This week I have been teaching my students the importance of creating character-based, rather than plot-based, conflict. As we writers know, conflict is necessary for any story to work. Simple conflict, however, where the issues are only about plot, will create flat writing, lifeless characters, and a story that limps along. Whereas developing characters who have depth and multiple layers of inner conflict will create a richer and more interesting story every time.
In my writing method, I talk about the Three Levels of Conflict: this includes the Inner Level of Conflict, such as Michael Corleone’s ambivalence toward his crime family; the Outer Level of Conflict, meaning the plot itself and the events that challenge the main character’s safety and beliefs; and the Society Level of Conflict, which is about the larger, social issues the character must face: in the case of Michael Corleone, the fact that his family are criminals. Once we know how our characters are conflicted, we can better predict and understand how they will interact and conflict with each other.
How do we put these ideas into practice?
First, think of a setting where your characters can meet, such as a restaurant or coffee shop. Avoid adding an outward plot event, like a robbery or a car coming through the door, and instead look for small, character-oriented conflicts, such as differences in table manners, tipping, punctuality, or drinking habits. Just having your characters sit down and order may be enough to start a small war between them. For instance, a friend of mine keeps kosher and is upset if fellow Jews, however unobservant, order non-kosher items, such as bacon. Imagine the scene you could write about that!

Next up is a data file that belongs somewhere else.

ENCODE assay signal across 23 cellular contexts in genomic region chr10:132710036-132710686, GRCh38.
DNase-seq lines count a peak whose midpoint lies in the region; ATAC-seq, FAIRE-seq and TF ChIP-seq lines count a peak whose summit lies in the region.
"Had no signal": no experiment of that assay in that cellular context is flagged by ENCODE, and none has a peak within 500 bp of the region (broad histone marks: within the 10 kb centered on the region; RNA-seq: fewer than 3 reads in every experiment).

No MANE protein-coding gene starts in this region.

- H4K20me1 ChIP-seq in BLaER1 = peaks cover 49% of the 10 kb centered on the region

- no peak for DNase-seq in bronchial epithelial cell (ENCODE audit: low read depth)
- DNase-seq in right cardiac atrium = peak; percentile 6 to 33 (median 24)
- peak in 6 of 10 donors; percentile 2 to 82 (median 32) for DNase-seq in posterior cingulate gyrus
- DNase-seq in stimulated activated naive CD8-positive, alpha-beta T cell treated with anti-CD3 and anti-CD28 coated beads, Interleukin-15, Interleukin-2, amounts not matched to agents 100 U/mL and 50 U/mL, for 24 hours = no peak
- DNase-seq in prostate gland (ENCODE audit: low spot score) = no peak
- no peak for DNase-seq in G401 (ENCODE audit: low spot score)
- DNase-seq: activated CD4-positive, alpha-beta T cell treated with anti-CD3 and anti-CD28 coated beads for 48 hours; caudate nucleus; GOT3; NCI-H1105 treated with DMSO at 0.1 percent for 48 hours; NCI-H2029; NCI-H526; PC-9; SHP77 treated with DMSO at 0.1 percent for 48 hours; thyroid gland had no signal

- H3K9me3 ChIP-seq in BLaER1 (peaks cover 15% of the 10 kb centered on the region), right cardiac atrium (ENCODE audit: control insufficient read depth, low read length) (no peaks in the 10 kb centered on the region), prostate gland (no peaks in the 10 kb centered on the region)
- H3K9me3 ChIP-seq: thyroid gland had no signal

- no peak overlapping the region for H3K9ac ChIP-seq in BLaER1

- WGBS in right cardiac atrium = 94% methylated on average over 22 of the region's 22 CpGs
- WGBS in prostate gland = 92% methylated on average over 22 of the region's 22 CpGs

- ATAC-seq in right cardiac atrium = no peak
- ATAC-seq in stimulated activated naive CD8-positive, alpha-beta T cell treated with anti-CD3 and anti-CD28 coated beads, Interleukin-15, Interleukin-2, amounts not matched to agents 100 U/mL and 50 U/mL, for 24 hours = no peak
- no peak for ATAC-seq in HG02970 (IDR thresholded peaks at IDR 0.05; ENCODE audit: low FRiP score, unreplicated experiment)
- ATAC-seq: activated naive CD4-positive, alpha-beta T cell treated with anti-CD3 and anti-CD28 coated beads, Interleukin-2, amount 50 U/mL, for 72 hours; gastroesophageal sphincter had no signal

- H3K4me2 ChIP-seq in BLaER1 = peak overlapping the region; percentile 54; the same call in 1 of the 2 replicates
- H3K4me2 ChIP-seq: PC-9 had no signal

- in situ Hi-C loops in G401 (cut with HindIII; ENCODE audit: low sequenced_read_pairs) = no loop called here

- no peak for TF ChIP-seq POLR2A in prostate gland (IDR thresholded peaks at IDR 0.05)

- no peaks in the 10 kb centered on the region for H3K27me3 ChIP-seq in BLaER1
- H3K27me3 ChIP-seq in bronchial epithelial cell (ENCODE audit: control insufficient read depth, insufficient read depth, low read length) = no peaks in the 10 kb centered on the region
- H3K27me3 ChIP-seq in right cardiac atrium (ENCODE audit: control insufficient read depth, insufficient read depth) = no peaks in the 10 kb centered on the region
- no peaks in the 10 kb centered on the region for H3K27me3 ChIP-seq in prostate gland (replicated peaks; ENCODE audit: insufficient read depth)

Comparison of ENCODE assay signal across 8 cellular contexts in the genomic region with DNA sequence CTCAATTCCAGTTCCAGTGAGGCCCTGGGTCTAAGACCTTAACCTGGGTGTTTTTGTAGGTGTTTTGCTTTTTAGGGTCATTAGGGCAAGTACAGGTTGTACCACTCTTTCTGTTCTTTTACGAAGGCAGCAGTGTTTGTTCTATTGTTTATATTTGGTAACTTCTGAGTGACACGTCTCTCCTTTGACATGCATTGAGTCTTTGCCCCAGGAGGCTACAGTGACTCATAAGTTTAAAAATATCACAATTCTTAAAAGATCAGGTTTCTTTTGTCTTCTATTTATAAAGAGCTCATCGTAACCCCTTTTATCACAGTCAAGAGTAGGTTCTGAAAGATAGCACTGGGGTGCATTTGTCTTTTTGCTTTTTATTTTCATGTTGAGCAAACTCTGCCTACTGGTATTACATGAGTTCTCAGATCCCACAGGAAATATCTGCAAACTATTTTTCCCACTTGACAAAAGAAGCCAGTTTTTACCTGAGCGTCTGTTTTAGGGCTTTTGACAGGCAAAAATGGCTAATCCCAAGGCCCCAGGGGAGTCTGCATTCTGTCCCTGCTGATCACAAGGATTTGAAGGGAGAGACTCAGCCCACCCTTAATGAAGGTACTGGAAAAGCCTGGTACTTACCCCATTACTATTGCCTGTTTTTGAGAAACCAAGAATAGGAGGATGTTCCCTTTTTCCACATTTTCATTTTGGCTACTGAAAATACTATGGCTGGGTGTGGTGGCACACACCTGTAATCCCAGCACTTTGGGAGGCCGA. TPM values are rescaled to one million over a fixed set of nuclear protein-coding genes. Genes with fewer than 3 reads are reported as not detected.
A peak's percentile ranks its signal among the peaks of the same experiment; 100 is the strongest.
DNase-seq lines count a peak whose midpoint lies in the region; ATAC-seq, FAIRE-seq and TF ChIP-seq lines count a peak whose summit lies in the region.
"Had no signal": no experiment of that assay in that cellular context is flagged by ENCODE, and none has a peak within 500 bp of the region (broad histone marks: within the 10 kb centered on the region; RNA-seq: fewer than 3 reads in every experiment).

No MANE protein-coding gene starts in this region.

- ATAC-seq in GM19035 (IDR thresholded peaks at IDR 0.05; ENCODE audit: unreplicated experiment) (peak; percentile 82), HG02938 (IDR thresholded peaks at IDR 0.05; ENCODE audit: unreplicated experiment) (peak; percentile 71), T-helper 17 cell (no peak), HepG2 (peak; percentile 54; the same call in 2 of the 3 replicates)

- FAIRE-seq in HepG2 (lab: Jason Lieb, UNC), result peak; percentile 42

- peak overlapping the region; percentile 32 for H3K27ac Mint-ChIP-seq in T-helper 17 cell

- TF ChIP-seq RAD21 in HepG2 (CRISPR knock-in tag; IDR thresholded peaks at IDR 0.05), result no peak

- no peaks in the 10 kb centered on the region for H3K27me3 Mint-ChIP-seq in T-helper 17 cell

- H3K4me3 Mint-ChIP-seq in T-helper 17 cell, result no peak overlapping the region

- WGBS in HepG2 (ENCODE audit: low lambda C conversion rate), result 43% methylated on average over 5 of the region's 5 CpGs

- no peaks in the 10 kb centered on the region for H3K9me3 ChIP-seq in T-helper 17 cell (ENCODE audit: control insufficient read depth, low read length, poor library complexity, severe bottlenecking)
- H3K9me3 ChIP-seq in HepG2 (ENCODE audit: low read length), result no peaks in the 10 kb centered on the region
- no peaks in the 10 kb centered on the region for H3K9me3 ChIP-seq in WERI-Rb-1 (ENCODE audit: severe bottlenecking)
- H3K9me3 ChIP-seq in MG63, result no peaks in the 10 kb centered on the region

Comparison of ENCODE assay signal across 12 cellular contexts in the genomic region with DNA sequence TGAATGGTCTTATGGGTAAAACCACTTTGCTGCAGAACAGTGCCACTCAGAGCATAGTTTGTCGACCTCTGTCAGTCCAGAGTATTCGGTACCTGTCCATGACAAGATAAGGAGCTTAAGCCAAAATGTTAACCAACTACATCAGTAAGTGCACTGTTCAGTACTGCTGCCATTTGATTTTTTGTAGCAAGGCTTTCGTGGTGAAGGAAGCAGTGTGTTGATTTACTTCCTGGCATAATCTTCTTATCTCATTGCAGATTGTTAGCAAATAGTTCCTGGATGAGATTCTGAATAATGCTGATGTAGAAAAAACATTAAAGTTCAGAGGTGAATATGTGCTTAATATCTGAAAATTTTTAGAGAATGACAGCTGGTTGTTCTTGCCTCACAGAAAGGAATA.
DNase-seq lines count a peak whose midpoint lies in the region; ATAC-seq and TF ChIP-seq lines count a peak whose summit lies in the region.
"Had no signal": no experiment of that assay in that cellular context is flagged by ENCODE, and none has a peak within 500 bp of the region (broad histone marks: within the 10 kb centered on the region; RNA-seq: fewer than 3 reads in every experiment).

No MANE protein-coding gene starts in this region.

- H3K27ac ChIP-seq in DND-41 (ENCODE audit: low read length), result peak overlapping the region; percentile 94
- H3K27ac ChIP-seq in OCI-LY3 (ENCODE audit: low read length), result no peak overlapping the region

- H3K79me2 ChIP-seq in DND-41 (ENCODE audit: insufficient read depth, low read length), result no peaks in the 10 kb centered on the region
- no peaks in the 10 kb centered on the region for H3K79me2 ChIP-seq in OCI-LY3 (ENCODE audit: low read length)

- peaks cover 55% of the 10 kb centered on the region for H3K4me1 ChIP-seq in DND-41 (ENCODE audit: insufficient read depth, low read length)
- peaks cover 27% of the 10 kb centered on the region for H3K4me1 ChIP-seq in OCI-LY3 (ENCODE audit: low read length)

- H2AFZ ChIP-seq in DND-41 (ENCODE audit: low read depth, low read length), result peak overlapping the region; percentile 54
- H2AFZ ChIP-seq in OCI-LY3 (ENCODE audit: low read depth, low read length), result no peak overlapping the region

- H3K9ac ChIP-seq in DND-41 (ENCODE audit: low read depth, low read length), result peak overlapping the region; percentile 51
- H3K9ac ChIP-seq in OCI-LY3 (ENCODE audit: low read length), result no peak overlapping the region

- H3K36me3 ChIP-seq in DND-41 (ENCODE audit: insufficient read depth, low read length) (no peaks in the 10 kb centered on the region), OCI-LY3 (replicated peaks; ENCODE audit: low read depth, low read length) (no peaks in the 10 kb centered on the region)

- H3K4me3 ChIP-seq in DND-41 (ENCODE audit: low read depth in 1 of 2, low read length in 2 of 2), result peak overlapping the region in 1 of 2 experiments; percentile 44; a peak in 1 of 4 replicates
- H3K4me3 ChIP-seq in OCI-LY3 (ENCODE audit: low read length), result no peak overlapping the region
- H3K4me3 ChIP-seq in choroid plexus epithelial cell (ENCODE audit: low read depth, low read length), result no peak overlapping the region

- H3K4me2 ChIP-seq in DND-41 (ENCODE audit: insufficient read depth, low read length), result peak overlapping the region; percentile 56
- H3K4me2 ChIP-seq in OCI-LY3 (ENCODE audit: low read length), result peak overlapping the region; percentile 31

Now consider what would happen if you worked strictly from the plot angle. If you were to add an external event, like a waiter providing poor service, then the characters might argue over whether or not he or she deserves a tip. One character refuses while the other is a “regular” and feels that everyone is entitled to an off night. Not much of a scene, right? But add the argument about ordering non-kosher food and you can create a real brawl—and that’s before your characters ever argue a word about whatever your plot requires!
An added bonus about developing your characters this way is that it will save you many hours of revision. Think of it as building a house: if you create a strong foundation, then the structure will be strong and stable. Without that good foundation, the house will be weak and at risk of collapse.
To recap: Developing characters with multiple layers of conflict will help you write a better, richer story from the start.
Here’s to your successful writing!
Professor Marilyn Horowitz